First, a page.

Definition: A public key scheme Pi is semantically secure in the
presence of an eavesdropper if the for all (prob. polytime)
adversaries A the success probability in the following experiment is
bounded by 1/2+negl(n). 

Experiment PubK^eav_{A,Pi}(n):

1. (pk,sk)<-Gen(n)
2. Adversary A is given pk and outputs messages m0 m1
3. b <- {0,1}; c <- Enc_pk(m_b); c is given to A
4. A outputs a bit b'
5. Outcome is 1 if b=b' and 0 otherwise    End of definition

We notice that this is just like semantic security in the private key
setting except that the adversary has access to the public key which
after all is supposed to be public. This means that, since by
Kerckhoff's principle, the encryption algorithm is also public, the
adversary has access to an encryption oracle and thus---in the public
key setting---semantic security in the presence of an eavesdropper
(the one above) is as powerful as cpa security.

This has the consequence that no public key cryptosystem in which
Enc_pk() is deterministic can be semantically secure. Indeed, all the
adversary has to do in this case is to precompute the encryptions of
its chosen messages m0 and m1. 

We remark that a semantically secure public key cryptosystem can be
combined with any cps-secure private key system by first using the
public key to transmit a secret key. This is known as *hybrid
encryption*. One can show (Theorem 10.13 of KL) that hybrid encryption
yields semantically secure public-key encryption schemes.

RSA cryptosystem
- - - - - - - - -

For this reason, the "textbook RSA" cryptosystem, as indicated in the
last chapter, is actually insecure. In order to make it work, it must
be enhanced with randomization for example as follows.

Fix a length function l(n).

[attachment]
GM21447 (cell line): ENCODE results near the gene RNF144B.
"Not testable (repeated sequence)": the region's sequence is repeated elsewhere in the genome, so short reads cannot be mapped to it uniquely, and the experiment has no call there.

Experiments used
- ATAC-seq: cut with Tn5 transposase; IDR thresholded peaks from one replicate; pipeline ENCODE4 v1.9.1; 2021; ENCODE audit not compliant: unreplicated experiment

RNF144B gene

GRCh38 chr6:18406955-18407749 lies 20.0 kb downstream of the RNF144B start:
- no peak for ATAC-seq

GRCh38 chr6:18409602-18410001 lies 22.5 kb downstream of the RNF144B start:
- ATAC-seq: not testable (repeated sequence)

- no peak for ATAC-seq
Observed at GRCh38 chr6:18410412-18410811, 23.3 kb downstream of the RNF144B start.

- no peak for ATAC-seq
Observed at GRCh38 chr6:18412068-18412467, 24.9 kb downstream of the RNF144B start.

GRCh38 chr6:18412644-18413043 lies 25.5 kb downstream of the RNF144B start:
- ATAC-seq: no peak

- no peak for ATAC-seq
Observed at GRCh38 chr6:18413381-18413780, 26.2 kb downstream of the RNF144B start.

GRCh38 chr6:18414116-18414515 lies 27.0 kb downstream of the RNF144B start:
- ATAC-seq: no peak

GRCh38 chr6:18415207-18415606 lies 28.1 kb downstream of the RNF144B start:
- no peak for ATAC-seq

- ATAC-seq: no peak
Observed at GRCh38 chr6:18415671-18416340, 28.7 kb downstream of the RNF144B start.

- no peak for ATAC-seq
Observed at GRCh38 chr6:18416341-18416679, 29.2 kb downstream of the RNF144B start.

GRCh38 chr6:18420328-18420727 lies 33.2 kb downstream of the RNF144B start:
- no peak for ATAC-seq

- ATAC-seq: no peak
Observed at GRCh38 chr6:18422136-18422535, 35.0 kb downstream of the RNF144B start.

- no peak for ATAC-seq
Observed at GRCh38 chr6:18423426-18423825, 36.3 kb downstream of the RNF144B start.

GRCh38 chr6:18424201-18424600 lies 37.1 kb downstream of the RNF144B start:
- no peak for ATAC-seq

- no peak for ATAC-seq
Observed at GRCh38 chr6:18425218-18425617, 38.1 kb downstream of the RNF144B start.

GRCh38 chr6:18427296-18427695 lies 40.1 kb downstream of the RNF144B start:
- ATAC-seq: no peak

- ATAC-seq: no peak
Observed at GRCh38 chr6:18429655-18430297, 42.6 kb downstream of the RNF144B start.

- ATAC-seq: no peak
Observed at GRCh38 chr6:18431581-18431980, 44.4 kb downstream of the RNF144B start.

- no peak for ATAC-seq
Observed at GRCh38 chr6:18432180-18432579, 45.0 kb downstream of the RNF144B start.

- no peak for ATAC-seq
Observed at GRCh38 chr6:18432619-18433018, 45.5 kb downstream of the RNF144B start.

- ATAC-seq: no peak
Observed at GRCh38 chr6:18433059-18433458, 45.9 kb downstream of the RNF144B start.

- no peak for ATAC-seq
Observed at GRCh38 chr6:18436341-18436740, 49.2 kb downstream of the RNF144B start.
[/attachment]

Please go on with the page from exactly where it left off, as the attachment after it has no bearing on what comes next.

Gen(): On input n run GenRSA(n) to obtain (N,e,d). Output
       pk=(N,e) and sk=(N,d)
Enc(): On input m:{0,1}^l(n) and pk=(N,e) choose
       r<-{0,1}^{||N||-l(n)-1} and output c=(r||m)^e mod N
       /* the -1 is there to make sure that r||m is in Z_N^* */
Dec(): On input c and sk=(N,d) compute m'=c^d mod N and output the l(n)
       low-order, i.e. rightmost, bits of m'

Now, if the "padding" r is too short, then this does not help because
an adversary could try out all possible values for r. It is believed
that when r has a length comparable to |m|, then the above scheme is
secure (relative to the RSA assumption), but unfortunately, no proof
has been found. According to KL (Theorem 10.19) one can show that the
scheme is secure when l(n)=O(log(n)), again under the RSA
assumption. Note that this means that in order to increase the message
size by just one bit one has to double the security parameter and
hence the length of the modulus N and the ciphertexts. 

In practice, one does not want to waste so much bandwidth on the
padding and uses heuristic schemes like e.g. RSA-PKCS#1v1.5 which uses
a random padding string of length at least 64bit.

Another, more modern, method is RSA-OAEP which mixes the padding with
the actual plaintext by way of a Feistel network of cryptographic hash
functions. Intuitively, this makes the input to the actual RSA
encryption look like a random string which then makes the RSA
assumption applicable. Viewed more practically, it prevents attacks
which only recover parts of the plaintext. In the random oracle model
(Lecture 16) RSA-OAEP can be proved semantically secure.